Then, I got super daring and decided to add a couple rows down the front of the shirt in a kind of Β half rectangle shape. I measured, marked, said a prayer, and went for it!

It worked! *Cue Hallelujah Chorus

I sewed another row inside that one and decided, after hours of sewing and 6 filled bobbins later, I was done πŸ™‚

Storm’s rolling in…







See the rain drop? I barely made it inside for the downpour.

This one took a lot of time, thread, and patience. I really like how it turned out, though. I didn’t really do anything too spectacular to this. This refashion was just having fun with thread colors and stitches. That’s it! Refashioning doesn’t always have to be complicated. If you want to spice things up, have some fun with your decorative stitches. See what happens πŸ™‚


I’m a little shocked I’ve made it the the Final Four in Refashion Runway. This is definitely very cool. All the ladies who were a part of this are pretty awesome. If you’d like to vote for your favorite “Boho Chic” refashion for this week, Click Here.

Ladder Stitch Tshirt dress

My 2 younger brothers are quite the studs (not that my older brother isn’t...). They workout like it’s their job and they’re super fond of attending body building events like the “Arnold Classic” just to name one. It’s a chance for them to bond with other workout-a-holics, stock up on free samples of nutritious wonders, and…. even get a free T-shirt or two πŸ™‚

Exhibit A
Exhibit A

I am SO not a “metabolic man” or woman… Β but that doesn’t mean I can’t appreciate a FREE Elvis inspired t-shirt!

I saw something on pinterest and thought I’d give it a shot. I folded the white T in half (inside out) and put one of my best fitting T’s on top of it as a pattern (also inside out).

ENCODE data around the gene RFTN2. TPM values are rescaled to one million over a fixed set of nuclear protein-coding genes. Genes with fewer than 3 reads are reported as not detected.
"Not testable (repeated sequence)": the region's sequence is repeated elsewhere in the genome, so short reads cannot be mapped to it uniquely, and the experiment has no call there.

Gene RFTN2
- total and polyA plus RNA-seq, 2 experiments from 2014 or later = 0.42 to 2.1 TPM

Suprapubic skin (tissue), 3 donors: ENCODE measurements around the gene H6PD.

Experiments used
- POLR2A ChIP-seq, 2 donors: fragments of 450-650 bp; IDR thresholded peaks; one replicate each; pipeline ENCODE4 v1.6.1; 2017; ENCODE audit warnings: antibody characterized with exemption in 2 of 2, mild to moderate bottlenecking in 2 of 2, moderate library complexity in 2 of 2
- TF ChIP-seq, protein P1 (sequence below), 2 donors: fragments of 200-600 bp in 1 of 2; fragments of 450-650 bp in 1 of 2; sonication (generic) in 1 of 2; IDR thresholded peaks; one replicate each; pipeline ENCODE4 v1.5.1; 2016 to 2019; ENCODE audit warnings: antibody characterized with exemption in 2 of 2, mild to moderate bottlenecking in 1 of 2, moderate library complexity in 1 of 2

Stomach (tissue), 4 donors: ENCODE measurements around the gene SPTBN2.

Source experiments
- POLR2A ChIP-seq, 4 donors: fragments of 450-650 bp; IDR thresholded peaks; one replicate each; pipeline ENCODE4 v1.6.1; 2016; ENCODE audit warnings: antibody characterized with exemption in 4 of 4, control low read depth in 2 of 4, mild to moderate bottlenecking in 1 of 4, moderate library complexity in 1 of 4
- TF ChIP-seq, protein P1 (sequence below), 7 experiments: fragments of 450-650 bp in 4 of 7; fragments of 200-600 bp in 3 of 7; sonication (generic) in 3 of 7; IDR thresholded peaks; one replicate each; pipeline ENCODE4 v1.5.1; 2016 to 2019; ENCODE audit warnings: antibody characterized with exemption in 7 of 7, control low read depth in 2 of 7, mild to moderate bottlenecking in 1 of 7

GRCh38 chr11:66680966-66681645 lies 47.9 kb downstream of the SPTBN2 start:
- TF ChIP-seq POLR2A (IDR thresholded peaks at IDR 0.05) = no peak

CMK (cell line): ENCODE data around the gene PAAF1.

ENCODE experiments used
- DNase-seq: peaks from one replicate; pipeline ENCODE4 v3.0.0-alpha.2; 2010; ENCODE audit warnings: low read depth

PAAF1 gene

Then I cut…

Should be fool-proof, right?
Should be fool-proof, right?

I immediately took the Tshirt to our Imagine Baby Lock Serger. We’re going to have some fun sewing this side seam!

This is seriously the most amazing serger, ever!
This is seriously the most amazing serger, ever!

I set it up to do a Ladder stitch, and I used extra thick “Aurifil” thread. Sergers (good ones) can handle this heavier weight thread, no problem.

When I was done, this is what the needle thread looked like:


And this is what the White thread I used in the lower looper looked like:


Pretty nifty, right? That’s the beauty of a serger with 2 thread capabilities… you can use, er, um, only two threads πŸ™‚

When I turned the shirt right side out, this is what happened to the red thread:

Looks like a ladder, no? :)
It “pulls apart” from the shirt… Looks like a ladder, no? πŸ™‚

I finished the raw new sleeve “caps” with a rolled hem using the same thread. Rolled hems require 3 threads, so I had to use another spool and re-thread it for rolled hemming.


Because it’s stretchy, the seam has a “lettuce leaf” effect.

The outcome wasn’t too shabbs for a 5 minute refashion!


It may be a weeeeeeee bit small. Oh well, that’s what jackets are for.

Close up of the "ladder"
Close up of the “ladder”

I paired it with a Michael Jackson-esque jacket that I got at Carson’s on MEGA “yellow dot” sale a couple summers ago.


I love spring (when we have one) #Indiana
I love spring (when we have one) #Indiana

I wore this shirt dress/tunic thingy to church Sunday morning. I did receive compliments on it πŸ™‚

And it was perfect for lounging at home on a most appreciated day off

Law & Order: SVU marathon. Oh yeah, baby.
Law & Order: SVU marathon. Oh yeah, baby.

If you don’t have a serger capable of 2 thread serging, you can easily do this embellishment with a “flat lock” stitch on a 3 thread serger. I just might try that next time so you can see. But this is definitely a fun way to take an otherwise “boring” resize and make it fun.